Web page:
19 However, although it is not by our own efforts but rather by the merit of Christ’s sacrifice that we have the wonderful hope of everlasting life, whether in heaven or upon earth, that fact does not mean that Jehovah has not given us an assignment of service. So Paul reminded the Galatians: “God, who . . . called me through his undeserved kindness, thought good to reveal his Son in connection with me, that I might declare the good news about him to the nations.” (Gal. 1:15, 16) By also accepting this call to declare the good news Christians today can share in the ministry and show they appreciate the undeserved kindness of Jehovah. As sons of God, we should reflect his quality of kindness to others, and what better way can there be to do this than by bringing them the truth that leads to life! Jesus did this, sharing both undeserved kindness and truth through his ministry.—John 1:17, 18.
20. Who is the true source of kindness, and what invitation does he extend?
20 Jehovah himself is the original source of kindness. As the aged apostle John wrote: “Who will not really fear you, Jehovah, and glorify your name, because you alone are one of loving-kindness?” (Rev. 15:4, edition of 1950) Even for those who have gone contrary to the direction of God, if they change their course of action, the opportunity of being reconciled and obtaining the gift of life may still be open, just as the prophet Joel invited the wayward Israelites: “Come back to Jehovah your God, for he is gracious and merciful, slow to anger and abundant in loving-kindness.”—Joel 2:13.
21. What effort is Satan making, but what can lead to salvation?
21 On the other hand, Satan is doing all he can to counteract the kindness of Jehovah, knowing that he has only a short time remaining to blind the minds of the people to the good news. (2 Cor. 4:4) His every effort is to defame the Creator as a God who does not care and is not concerned with the problems and trials of mankind, a God taking sides in human wars and thus being responsible for the suffering and grief of the people. (John 8:44) But Jesus foreknew that before Jehovah finally brings an end to Satan’s deceit and troublemaking, a warning would be given and the real position of Jehovah as a God of loving-kindness would be made clear, One who will bring blessings to his people through his Kingdom under the rule of Christ Jesus. To this end he has gathered together men of faith as his witnesses in a worldwide organization to preach “this good news of the kingdom.” Sharing in this God-assigned work now leads to salvation.—Rom. 10:9-11.
22. What fate awaits those who fall into Satan’s snare?
22 During this interim period before the final crushing tribulation comes against Satan’s organization many are having the opportunity to hear the Kingdom message and are in effect taking up the prayer of David: “Make me know your own ways, O Jehovah; teach me your own paths.” (Ps. 25:4) They come to know Jehovah as a God extending undeserved kindness to those “observing his covenant and his reminders.” They no longer fall into the snare of lack of faith that Satan has laid, brooding over the barbaric acts of warfare of recent years and attributing such things to God. (Jas. 4:1, 2) However, Christendom generally, like Israel of old, displays loving-kindness that vanishes in time of trouble like a morning dew in a hot sun, quickly dissipated because of not having real faith in Jehovah, his Word and Kingdom. Unless such ones come back to Jehovah and turn to the knowledge of God, they will be cut down as in a harvest when Jehovah cleanses the earth of all wickedness at the battle of Armageddon. As Isaiah prophesied, men of faith will then “actually go forth and look upon the carcasses of the men that were transgressing against me.”—Isa. 66:24.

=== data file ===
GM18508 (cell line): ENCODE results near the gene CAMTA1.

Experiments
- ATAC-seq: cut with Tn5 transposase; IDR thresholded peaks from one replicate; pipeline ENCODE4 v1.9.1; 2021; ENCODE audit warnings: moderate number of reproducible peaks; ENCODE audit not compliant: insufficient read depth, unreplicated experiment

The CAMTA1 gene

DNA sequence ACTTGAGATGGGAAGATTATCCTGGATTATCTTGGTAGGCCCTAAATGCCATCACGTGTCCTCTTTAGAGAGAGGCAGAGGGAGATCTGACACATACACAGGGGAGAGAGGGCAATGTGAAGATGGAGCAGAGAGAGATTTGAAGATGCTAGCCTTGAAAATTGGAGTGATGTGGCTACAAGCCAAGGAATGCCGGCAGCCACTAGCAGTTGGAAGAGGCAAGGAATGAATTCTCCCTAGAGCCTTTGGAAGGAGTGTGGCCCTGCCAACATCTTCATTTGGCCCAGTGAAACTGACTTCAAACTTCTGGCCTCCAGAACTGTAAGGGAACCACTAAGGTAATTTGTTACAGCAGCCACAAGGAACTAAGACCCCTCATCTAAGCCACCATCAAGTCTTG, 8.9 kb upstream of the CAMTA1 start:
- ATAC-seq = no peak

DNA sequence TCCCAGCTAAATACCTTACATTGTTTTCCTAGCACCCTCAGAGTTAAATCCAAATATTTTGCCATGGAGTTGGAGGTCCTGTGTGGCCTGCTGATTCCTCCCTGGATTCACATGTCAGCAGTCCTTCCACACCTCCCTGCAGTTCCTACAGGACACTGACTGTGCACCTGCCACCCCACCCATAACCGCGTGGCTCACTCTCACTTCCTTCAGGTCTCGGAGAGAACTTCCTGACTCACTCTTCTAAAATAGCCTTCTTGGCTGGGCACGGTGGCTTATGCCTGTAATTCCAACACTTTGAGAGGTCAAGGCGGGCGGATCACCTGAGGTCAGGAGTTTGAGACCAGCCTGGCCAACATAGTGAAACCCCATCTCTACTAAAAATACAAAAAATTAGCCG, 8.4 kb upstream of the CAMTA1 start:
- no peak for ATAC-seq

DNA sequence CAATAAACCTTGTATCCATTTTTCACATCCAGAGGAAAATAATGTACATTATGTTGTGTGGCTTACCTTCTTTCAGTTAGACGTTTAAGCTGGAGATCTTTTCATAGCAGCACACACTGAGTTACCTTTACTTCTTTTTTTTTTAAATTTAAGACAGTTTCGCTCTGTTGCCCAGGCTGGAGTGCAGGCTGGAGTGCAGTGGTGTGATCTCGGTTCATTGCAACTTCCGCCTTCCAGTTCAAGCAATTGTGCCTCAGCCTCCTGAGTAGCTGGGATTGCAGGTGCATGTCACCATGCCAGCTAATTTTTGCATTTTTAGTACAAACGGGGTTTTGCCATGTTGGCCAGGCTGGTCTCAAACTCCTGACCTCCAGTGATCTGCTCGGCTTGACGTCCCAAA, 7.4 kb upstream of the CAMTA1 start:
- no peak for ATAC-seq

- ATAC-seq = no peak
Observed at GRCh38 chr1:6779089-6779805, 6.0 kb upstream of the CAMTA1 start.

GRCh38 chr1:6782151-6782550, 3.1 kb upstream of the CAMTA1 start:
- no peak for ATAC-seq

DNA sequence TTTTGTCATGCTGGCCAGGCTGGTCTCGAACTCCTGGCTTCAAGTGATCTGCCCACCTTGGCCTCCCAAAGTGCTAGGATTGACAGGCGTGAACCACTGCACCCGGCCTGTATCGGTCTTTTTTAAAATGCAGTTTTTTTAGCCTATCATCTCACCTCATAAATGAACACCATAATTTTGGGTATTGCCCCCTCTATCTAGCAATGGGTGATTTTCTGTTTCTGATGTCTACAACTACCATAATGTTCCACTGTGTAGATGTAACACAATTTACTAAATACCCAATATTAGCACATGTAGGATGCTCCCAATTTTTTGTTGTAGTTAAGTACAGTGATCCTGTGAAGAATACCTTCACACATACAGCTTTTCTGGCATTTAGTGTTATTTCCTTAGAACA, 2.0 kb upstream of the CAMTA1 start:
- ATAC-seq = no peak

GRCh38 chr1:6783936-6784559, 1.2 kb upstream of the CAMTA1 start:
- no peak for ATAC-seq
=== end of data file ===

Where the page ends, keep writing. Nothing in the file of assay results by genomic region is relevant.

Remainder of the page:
23. (a) How do the Scriptures show Jehovah’s justice? (b) How does even Jehovah’s severity prove to be a kindness?
23 Thus Jehovah in his righteous judgments shows both kindness and severity—deserved severity toward those who oppose his Kingdom ambassadors and their message and who turn their backs on his righteous purpose, but kindness to men of faith with the prospect of everlasting life. (Luke 20:9-18) Even during this “time of the end” Jehovah continues to show his patience, not desiring any to perish. (2 Pet. 3:9) Each one by his course of action will determine whether he will receive of God’s kindness or severity. Jehovah will actually be showing kindness to all putting faith in him when he completely cleanses the earth of all wickedness. (Heb. 10:26-29) Then as never before ‘undeserved kindness will rule as king through righteousness with everlasting life in view through Jesus Christ our lord.’—Rom. 5:21; Ps. 107:15.
[Picture on page 139]
The kindly Samaritan